His body was so close, so big and powerful. She wanted to explore the masculine terrain, charting every hard inch with her mouth and hands. It shocked her, how much she wanted him. Since Joshua’s death, those needs had been set aside.

But something about Keir MacRae had made it impossible to ignore them any longer.

Carefully he clasped her chin and tilted it upward. Her blood was racing. He stared down at her intently, his eyes bright with glints of frost and fire.

When he spoke, his low voice was flicked with wry humor.

“You’ll have your way, lass. I’ll go wash in the other room, since you’ve already made a start of it for me. As for you . . . dinna move. Dinna touch anything. Because I doubt a lady would want to see a dobber like me dashing about in the a’thegither.”

Which, Merritt thought dazedly, showed how little he knew about ladies.

MacRae pumped more water into the jug and carried it into the bedroom.

As he went into the next room, Merritt bent to retrieve the dishcloth and did her best to mop up the puddles on the floor. At the sounds from the next room—the clink of the porcelain basin at the washstand, the repeated sluices of water, some brushing and scrubbing—her imagination ran wild. She tried to distract herself by tidying the kitchen.

“Where are your men staying?” she eventually asked, wringing out the sodden dishcloth.

“They’ve taken rooms at the waterside tavern,” came his reply.

“Shall we have someone carry their belongings there?”

“No, they did that themselves when the barge docked, and took their supper at the public house. They were like to starve to death.”

“What about you?” She reached out to close the curtains over the window near the sink. “Have you had anything to eat?”

“That can wait ’til the morrow.”

Merritt was about to reply, but she froze, her hand suspended in midair. The window happened to be positioned to mirror the opening of the next room with remarkable clarity.

The naked form of Keir MacRae was reflected in the glass as he crossed the bedroom.

She went hot and cold all over, riveted as he bent to take a pair of trousers from the leather trunk. His movements were easy, graceful with a sense of coiled power, and that body—

“You’re going to work through the night without any dinner at all?” she heard herself ask.

—with those long, elegant expanses of tightly knit muscle and sinew—

“I’ll be fine,” he said.

—was magnificent. Fantasy wrought into flesh. And just before he fastened the trousers, she couldn’t help noticing the man was incredibly well-endowed.

Oh, this was beneath her, ogling a naked man. Had she no dignity? No decency? She had to stop before he caught her. Dragging her gaze away, she struggled to keep the conversation going.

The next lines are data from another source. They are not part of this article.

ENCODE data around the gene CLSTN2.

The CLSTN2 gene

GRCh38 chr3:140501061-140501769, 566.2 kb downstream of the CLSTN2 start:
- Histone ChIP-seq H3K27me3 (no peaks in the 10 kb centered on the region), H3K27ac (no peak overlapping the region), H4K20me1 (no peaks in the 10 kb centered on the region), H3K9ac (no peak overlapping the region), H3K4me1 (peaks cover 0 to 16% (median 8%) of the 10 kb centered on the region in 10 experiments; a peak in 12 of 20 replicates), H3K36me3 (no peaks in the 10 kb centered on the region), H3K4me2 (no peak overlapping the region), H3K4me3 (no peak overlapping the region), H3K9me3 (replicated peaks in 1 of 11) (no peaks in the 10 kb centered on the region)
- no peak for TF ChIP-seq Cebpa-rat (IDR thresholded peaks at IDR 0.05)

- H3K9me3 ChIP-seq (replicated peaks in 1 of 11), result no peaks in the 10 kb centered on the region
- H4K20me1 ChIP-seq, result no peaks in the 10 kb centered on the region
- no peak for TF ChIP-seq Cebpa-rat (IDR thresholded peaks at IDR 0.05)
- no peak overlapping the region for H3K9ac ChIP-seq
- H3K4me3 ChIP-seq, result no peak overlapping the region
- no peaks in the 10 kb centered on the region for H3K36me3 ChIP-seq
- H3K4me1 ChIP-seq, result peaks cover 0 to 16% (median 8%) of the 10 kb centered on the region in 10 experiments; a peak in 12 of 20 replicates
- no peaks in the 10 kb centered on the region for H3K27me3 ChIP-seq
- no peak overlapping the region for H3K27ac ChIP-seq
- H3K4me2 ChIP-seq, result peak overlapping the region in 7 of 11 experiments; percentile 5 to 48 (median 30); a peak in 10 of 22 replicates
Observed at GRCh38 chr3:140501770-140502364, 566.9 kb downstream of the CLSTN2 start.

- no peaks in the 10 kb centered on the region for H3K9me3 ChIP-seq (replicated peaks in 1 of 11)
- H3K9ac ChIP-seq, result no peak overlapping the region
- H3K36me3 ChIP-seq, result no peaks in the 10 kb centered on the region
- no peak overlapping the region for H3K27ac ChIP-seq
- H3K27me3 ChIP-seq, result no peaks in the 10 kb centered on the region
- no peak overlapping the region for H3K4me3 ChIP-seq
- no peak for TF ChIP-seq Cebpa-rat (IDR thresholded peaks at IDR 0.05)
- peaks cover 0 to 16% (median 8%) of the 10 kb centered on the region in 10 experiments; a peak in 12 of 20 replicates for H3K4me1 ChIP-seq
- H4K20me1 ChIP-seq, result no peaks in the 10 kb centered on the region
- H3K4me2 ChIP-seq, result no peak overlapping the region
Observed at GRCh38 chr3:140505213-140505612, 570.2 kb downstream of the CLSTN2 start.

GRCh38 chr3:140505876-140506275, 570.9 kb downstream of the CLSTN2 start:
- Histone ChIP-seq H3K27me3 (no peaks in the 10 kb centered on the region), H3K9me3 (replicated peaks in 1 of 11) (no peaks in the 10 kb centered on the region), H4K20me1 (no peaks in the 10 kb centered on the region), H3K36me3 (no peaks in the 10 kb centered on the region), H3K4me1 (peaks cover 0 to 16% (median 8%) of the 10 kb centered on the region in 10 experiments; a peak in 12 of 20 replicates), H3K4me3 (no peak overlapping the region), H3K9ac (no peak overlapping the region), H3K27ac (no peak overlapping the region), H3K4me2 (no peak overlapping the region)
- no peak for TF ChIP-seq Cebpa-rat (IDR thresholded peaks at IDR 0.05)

“You would work more efficiently if you weren’t weak from hunger,” she called out.

The reply from the other room was slightly muffled. “I dinna have time for loafing at a public house.”

Merritt’s gaze darted back to the reflection in the window. She couldn’t help it.

MacRae was pulling a shirt over his head and pushing his arms through the sleeves, his torso flexing and rippling with muscle. It was the body of a man accustomed to pushing himself without mercy.

This was the most interesting and exciting thing to happen to Merritt in years. Perhaps in her entire adult life. Before her marriage, she would have been too shy to enjoy it. But now, as a widow who occupied a solitary bed . . . the sight of Keir MacRae’s body made her achingly aware of what she’d once had and now missed.

Sighing, Merritt pulled the curtains closed and moved away from the window. Although she was unable to summon a full measure of her usual good humor, she tried to sound cheerful when MacRae came back into the room.

“Well,” she said. “That’s much better.”

He looked refreshed and far more comfortable, wearing a knit wool waistcoat over the collarless shirt. His hair had been brushed back, but it was already falling over his forehead in shiny amber ribbons. The reek of whisky and sweat had been replaced by the scent of white soap and clean skin.

“I’ll admit, ’tis preferable to smelling like a tavern floor.” MacRae stopped in front of her, a glint of mischief in his eyes. “Now that you’ve taken charge of me, milady, what’s your next command?”

The question was casual, with a hint of friendly teasing. But she was stunned by the reservoir of feeling he’d unlocked in her, so vast she was drowning in it. A feeling of pure longing. And until this moment, she’d never even known it was there.

She tried to think of some clever reply. But the only thing her mind could summon was something impulsive and silly.

Kiss me.

She would never say something so brazen, of course. It would appear desperate or mad, and it would embarrass both of them. And for a business owner to behave in such an unprofessional manner with a customer—well, that didn’t bear thinking of.

But as Merritt saw his blank expression, a horrid realization made something inside her plunge.

“Oh, God,” she said faintly, her fingers flying to her mouth. “Did I say that out loud?”